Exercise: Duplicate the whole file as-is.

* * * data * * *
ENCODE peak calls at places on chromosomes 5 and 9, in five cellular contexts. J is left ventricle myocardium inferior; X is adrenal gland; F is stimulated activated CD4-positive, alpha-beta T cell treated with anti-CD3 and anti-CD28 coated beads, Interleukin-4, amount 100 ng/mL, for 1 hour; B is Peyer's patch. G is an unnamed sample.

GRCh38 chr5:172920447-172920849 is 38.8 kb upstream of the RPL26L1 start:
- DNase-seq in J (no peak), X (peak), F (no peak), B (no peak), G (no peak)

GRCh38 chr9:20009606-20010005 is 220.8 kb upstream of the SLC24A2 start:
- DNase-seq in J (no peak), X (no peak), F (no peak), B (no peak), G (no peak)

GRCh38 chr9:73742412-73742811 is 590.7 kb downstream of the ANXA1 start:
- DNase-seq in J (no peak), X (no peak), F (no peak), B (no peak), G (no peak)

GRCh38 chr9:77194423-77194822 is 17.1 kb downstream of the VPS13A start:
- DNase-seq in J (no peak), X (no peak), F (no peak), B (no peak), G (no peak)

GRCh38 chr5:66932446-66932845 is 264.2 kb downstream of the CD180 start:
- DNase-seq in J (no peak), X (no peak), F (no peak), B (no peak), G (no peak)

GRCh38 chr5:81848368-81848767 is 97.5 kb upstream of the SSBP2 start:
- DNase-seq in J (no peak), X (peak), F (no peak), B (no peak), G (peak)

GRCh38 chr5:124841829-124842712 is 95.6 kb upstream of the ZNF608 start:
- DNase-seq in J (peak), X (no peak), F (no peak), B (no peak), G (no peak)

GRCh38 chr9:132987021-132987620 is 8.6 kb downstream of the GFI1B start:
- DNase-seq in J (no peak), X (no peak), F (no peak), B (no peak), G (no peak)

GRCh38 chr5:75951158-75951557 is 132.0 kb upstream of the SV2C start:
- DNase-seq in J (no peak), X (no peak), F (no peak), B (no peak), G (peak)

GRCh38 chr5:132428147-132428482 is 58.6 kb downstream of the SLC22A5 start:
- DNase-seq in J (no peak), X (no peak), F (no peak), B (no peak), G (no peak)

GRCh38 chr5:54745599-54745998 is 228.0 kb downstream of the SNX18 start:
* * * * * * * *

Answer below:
ENCODE peak calls at places on chromosomes 5 and 9, in five cellular contexts. J is left ventricle myocardium inferior; X is adrenal gland; F is stimulated activated CD4-positive, alpha-beta T cell treated with anti-CD3 and anti-CD28 coated beads, Interleukin-4, amount 100 ng/mL, for 1 hour; B is Peyer's patch. G is an unnamed sample.

GRCh38 chr5:172920447-172920849 is 38.8 kb upstream of the RPL26L1 start:
- DNase-seq in J (no peak), X (peak), F (no peak), B (no peak), G (no peak)

GRCh38 chr9:20009606-20010005 is 220.8 kb upstream of the SLC24A2 start:
- DNase-seq in J (no peak), X (no peak), F (no peak), B (no peak), G (no peak)

GRCh38 chr9:73742412-73742811 is 590.7 kb downstream of the ANXA1 start:
- DNase-seq in J (no peak), X (no peak), F (no peak), B (no peak), G (no peak)

GRCh38 chr9:77194423-77194822 is 17.1 kb downstream of the VPS13A start:
- DNase-seq in J (no peak), X (no peak), F (no peak), B (no peak), G (no peak)

GRCh38 chr5:66932446-66932845 is 264.2 kb downstream of the CD180 start:
- DNase-seq in J (no peak), X (no peak), F (no peak), B (no peak), G (no peak)

GRCh38 chr5:81848368-81848767 is 97.5 kb upstream of the SSBP2 start:
- DNase-seq in J (no peak), X (peak), F (no peak), B (no peak), G (peak)

GRCh38 chr5:124841829-124842712 is 95.6 kb upstream of the ZNF608 start:
- DNase-seq in J (peak), X (no peak), F (no peak), B (no peak), G (no peak)

GRCh38 chr9:132987021-132987620 is 8.6 kb downstream of the GFI1B start:
- DNase-seq in J (no peak), X (no peak), F (no peak), B (no peak), G (no peak)

GRCh38 chr5:75951158-75951557 is 132.0 kb upstream of the SV2C start:
- DNase-seq in J (no peak), X (no peak), F (no peak), B (no peak), G (peak)

GRCh38 chr5:132428147-132428482 is 58.6 kb downstream of the SLC22A5 start:
- DNase-seq in J (no peak), X (no peak), F (no peak), B (no peak), G (no peak)

GRCh38 chr5:54745599-54745998 is 228.0 kb downstream of the SNX18 start: